Technically, I'm on vacation and I should NOT be in front of a PC. But here I am, surfing the web, looking at photography tutorials, tips and tricks to make the most out of vacation photography. For context, I only have a cheap point-and-shoot and a tripod. With no selfie sticks involved, here are four hacks I came up with while taking my vacation photos.
Avoid camera shake with the timer
Most blurry photos are caused by camera shake. So when I bought my camera, I also bought a tripod. With a tripod, my photos are no longer at the mercy of my shaky grip. But there's one exception: when the camera shakes when pressing the shutter button resulting in objects that have slightly soft edges. There are fancy accessories to prevent this from happening but I don't desperately need them.
So what I did was use the two-second timer to take the shots. This way, after pressing the shutter button, I have two seconds to move my hand away and let the camera stabilize before the shot is taken. This results in slightly sharper photos than the ones taken in immediate shot mode.
Tripod as a shoulder stock
My mantra in photography is "capture all, discard later". I always take as many photos as I can from as many angles as possible to avoid missing a moment. But this conflicts with the use of a tripod, which requires stationary operation for an extended period of time. To move around safely, I'd have to unmount the camera and undeploy the tripod which takes a lot of time.
So what I did was turn my collapsed tripod into a shoulder stock. I mounted the camera on the tripod pointing upwards, held the camera with one hand, the mounting mechanism with the other, and the feet of the tripod against my shoulder. Imagine a person holding an SMG (like an FN P90), that's how I look like. So when I need to do a quick and stable snap, I just aim and shoot, literally.
Secure the camera with hairbands
There are a lot of ways to prevent a camera from being dropped. But most of them, like a neck band or body strap, are overkill for a compact point-and-shoot. This left me with the wrist strap that came with the camera. Wrist straps are good for clumsy slips while taking a photo, not so much for anything else. They are not securely attached to anything and can slip off my arm easily.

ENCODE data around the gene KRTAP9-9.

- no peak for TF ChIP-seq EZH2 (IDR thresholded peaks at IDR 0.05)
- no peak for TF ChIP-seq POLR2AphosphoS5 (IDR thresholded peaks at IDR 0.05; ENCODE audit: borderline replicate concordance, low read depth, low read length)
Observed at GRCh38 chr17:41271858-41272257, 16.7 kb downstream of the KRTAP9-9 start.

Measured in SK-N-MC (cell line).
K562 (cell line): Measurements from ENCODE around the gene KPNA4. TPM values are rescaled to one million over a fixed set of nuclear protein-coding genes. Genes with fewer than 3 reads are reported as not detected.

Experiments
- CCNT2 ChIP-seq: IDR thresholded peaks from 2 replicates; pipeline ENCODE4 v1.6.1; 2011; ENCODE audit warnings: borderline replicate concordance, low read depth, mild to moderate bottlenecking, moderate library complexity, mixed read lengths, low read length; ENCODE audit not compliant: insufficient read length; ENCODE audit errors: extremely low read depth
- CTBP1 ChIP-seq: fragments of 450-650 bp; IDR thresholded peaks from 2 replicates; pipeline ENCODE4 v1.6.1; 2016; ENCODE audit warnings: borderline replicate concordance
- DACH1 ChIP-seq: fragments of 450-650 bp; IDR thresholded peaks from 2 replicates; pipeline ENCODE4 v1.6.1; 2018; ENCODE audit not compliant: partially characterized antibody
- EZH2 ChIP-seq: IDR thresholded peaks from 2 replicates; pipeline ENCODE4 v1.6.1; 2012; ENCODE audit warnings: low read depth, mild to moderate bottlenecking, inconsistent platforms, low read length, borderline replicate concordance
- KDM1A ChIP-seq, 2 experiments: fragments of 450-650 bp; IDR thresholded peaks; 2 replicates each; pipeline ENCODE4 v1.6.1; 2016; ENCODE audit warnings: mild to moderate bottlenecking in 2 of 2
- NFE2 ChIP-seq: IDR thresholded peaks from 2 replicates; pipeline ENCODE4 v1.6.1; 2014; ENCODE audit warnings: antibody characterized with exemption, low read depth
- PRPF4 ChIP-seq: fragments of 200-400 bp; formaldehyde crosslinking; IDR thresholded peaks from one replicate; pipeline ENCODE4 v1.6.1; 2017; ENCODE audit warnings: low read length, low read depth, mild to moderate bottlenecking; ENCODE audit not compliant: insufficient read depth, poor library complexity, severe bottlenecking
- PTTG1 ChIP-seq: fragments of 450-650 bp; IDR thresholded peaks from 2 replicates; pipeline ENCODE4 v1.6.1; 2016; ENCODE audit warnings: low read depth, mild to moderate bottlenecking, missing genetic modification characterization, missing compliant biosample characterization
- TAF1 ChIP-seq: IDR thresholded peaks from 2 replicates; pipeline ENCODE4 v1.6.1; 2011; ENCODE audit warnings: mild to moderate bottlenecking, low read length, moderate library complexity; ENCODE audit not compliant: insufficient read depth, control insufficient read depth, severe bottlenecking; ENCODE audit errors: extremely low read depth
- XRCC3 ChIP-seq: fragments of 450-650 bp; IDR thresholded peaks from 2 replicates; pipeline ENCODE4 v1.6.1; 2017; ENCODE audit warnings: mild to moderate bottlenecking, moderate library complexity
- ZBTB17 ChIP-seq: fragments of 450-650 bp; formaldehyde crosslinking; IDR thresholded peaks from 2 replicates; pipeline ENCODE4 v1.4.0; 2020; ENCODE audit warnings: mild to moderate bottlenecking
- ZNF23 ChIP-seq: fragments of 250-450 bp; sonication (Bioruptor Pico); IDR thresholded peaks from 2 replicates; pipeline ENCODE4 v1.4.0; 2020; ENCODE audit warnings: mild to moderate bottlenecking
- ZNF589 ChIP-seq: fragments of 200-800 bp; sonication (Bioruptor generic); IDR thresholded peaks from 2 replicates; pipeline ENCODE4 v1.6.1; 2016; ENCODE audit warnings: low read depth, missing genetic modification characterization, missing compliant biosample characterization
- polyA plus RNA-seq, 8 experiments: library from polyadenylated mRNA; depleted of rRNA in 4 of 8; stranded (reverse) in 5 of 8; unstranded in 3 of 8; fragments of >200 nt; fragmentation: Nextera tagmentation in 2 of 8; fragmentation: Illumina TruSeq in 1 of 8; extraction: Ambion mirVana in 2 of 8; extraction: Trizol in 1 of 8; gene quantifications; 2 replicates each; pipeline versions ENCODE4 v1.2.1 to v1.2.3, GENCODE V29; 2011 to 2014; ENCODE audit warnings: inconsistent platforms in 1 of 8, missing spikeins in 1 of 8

So what I did was loop the wrist strap to three hairbands and wore the hairbands on my wrist. This way, no matter what my arms and hands were doing, the camera is anchored securely to my wrist. This setup also allowed me to dangle the camera safely while doing something else with both hands, like deploying/undeploying a tripod or climbing obstacles.
Hook tripod to belt with a carabiner
So I freed one hand from always holding the camera. But I still have to carry around the tripod. The tripod is pretty light and compact. It's about the length of my forearm when fully collapsed and around 50 inches when fully deployed. But it takes up one hand to carry. And when you have to climb obstacles, it's requires extra effort.
So what I did was take the carabiner that held my keys, clipped the tripod case to it, then clipped the entire thing to my belt. Now I have both hands free. This allowed me to climb obstacles, get to very awkward spots, and traverse rocky terrain without losing balance. All that was possible only because I had both hands equipment-free.
Sometimes, the most creative solutions are those formulated when under some limitation. In this case, I needed to be creative with what I had at the time, namely the camera, tripod and whatever else was on me. I'm no pro when it comes to photography (I still need to master aperture-shutter-iso adjustments). All I wanted was above-average vacation photos with average equipment. I hope this article gave you ideas on how to make the most out of your vacation photos.